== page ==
Weather News

Wind gusts bring down trees, powerlines in Perth as front moves across south-west WA

Sunday August 1, 2021 - 09:44 EST
ABC image
The State Emergency Service has received more than 100 calls for assistance, many involving fallen trees. - ABC

Strong winds have brought down trees and damaged powerlines in Perth as another cold front crosses the south-west of WA.

The front is bringing gusty showers, thunderstorms and damaging winds to a large swathe of the state, from Lancelin to Albany, with damaging wind gusts of up to 110 kilometres per hour forecast.

The State Emergency Service (SES) received 140 requests for assistance in the 24 hours to 12:30pm on Sunday, most of them from residents in the Perth metropolitan area.

Many of the calls related to fallen trees, with powerlines damaged in Roleystone, Mahogany Creek and Kelmscott.

About 22,000 customers were without power at one point, mainly in the metropolitan area.

"The damaging winds associated with the front have thrown debris, including tree branches, into the network, damaging equipment and bringing down powerlines," a Western Power spokesperson said.

"Repair work will be undertaken once conditions are safe, including using elevated work platforms which can't be used during dangerous winds."

Water ingress and minor roof or structural damage were also widely reported.

Michael Baker's home in Two Rocks was among the most extensively damaged.

The roof was blown off by the storm, ending up in the backyard.

He said it was devastating to see his home so damaged, but there had been one positive.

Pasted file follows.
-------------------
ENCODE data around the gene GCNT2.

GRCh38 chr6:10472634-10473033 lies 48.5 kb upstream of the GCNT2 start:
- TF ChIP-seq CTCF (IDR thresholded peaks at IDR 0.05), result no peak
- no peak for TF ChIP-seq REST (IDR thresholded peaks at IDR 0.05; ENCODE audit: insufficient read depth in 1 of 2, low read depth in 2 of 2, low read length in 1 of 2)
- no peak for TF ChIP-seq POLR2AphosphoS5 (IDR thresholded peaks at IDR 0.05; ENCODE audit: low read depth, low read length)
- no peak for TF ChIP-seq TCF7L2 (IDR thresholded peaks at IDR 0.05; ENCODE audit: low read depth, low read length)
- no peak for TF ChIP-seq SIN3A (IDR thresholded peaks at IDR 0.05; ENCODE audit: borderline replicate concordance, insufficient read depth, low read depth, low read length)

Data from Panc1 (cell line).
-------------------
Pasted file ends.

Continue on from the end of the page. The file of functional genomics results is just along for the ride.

"All the neighbours have been down, [asking] 'do you need anything? Let us know'," he said.

"People I don't even know what been calling in to say 'can we do anything, can we help'.

"It's been marvellous."

Severe thunderstorms are forecast on Sunday afternoon and evening in the Perth Metropolitan, Great Southern, South West and Lower South West districts, covering an area from Perth to Esperance.

Cold temperatures associated with the front brought snow flurries to Bluff Knoll, in the Stirling Ranges, which typically records snow once or twice a year.

Damaging surf conditions are forecast to cause significant beach erosion between Shark Bay and Esperance.

The Department of Fire and Emergency Services (DFES) said residents in affected regions should take action, including closing curtains and blinds in the event of lightning and preparing to use sandbags in case of flooding.

Another cold front approaching

Bureau of Meteorology duty meteorologist Max Strack said conditions were expected to "ease fairly quickly from now".

"We'll then have a couple of days where we're actually under the influence of a ridge of high pressure," she said.

"That's going to lead to lighter winds and less rainfall, but we do have another cold front which looks like it's going to come through on the weekend."

She said that front could bring more cold weather and rainfall, but it was too early to forecast how severe it would be.

Temperatures during the week are expected to peak on Friday, with a break in the rain forecast from Wednesday to Friday.

Further south, Ms Strack said conditions were also expected to ease.

"We've had dangerous surf conditions between Shark Bay and Esperance for quite a while, for the last week or so," she said.

"That's finally starting to dissipate as well."


© ABC 2021

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